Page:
Some immunomodulators (azathioprine and 6-mercaptopurine) are long-term treatments for IBD, because sometimes people have to take them for as many as 3 to 6 months before they experience improvements in their symptoms. Others (cyclosporine, tacrolimus, and methotrexate) generally take effect more quickly, often within a couple of weeks.

What is the relationship between corticosteroids and immunomodulators?

Because immunomodulators can take a long time to start working, sometimes healthcare providers will recommend that patients start taking a corticosteroid at the same time they start taking the immunomodulator.1,2 This is because corticosteroids generally take effect more quickly in improving a person’s symptoms.

Corticosteroids can cause many different side effects, some of which can be very serious. Some people who take corticosteroids can also become physically dependent on them because of how much it alters the body while a person is on this type of medication. This means that many patients with inflammatory bowel disease may experience a flare up when they stop taking them. One of the benefits of immunomodulators for some patients is that they stay in remission longer, which means that they do not need to use corticosteroids to treat flares as often.4

What are some common side effects linked to immunomodulator treatment?

Various forms of immunomodulators can cause different side effects. However, some common side effects include:1

  • Headache
  • Nausea
  • Vomiting
  • Diarrhea

Immunomodulators work by suppressing or weakening a patient’s immune system in order to reduce inflammation and the symptoms it causes. However, they can also have the effect of decreasing the body’s ability to combat infection. Patients taking immunomodulators should contact their healthcare provider if they begin to experience fever or chills, as these could be signs of an infection. People taking immunomodulators are also more likely to catch infections like a cold or the flu, because the medicine is telling their immune systems not to trigger inflammation to fight any infections or foreign objects. While this can help relieve the symptoms of IBD, it can also make it easier for infections to take hold.

Some patients experience decreased function of the kidney or liver if they take some forms of immunomodulators over the long term. For a small number of patients, certain immunomodulators can cause other very serious side effects. For this reason, healthcare providers will take extensive medical histories before prescribing immunomodulators and then carefully monitor patients for any signs of these effects.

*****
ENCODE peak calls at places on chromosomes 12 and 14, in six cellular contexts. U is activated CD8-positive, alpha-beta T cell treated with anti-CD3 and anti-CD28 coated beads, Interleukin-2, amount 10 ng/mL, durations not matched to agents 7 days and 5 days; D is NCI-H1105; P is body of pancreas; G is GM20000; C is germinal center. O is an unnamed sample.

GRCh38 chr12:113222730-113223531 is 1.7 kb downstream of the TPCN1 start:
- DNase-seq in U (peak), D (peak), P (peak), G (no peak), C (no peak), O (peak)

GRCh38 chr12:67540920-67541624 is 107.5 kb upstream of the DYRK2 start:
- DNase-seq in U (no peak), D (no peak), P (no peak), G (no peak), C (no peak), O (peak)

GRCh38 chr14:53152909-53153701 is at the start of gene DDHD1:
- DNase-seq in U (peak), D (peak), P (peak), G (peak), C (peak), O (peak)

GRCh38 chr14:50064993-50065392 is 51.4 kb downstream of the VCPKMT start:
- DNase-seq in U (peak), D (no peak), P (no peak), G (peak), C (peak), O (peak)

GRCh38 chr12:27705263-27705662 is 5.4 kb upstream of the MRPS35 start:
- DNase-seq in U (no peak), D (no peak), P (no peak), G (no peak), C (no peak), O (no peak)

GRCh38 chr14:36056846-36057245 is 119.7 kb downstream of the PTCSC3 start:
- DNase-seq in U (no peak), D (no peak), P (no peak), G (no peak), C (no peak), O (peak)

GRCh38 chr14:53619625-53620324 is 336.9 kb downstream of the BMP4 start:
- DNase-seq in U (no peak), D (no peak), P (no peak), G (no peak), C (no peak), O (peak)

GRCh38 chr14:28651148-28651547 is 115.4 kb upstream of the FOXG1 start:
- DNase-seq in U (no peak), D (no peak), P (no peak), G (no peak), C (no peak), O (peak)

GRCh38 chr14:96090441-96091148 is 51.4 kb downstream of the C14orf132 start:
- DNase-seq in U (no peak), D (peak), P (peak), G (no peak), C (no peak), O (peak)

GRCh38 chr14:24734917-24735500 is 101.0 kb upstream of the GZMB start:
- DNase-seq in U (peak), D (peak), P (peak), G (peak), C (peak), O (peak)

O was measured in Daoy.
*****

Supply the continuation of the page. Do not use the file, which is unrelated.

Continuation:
As with any prescription medication, patients should be sure to consult their healthcare providers about all potential forms of treatment and any possible drug interactions. Women who are pregnant or planning to become pregnant should be sure to let their healthcare providers know before beginning treatment with immunomodulators, because some types can cause pregnancy loss or possible birth defects.

Written by: Anna Nicholson and Emily Downward | Last Reviewed: January 2018.
View References
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  1. Immunomodulators, Crohn’s & Colitis Foundation of America. Available at: http://www.crohnscolitisfoundation.org/resources/immunomodulators.html. Accessed 1/18/18.
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  3. Knutson D, Greenberg G, Cronau H. Management of Crohn's disease--a practical approach. Am Fam Physician. 2003;68:707-714.
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  5. Siegel, CA. Safe and Effective Use of Immunomodulators for Inflammatory Bowel Disease. Practical Gastroenterology 2006;7:31-44.
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  7. Corticosteroids, Crohn’s & Colitis Foundation of America. Available at http://www.crohnscolitisfoundation.org/resources/corticosteroids.html. Accessed 1/18/18.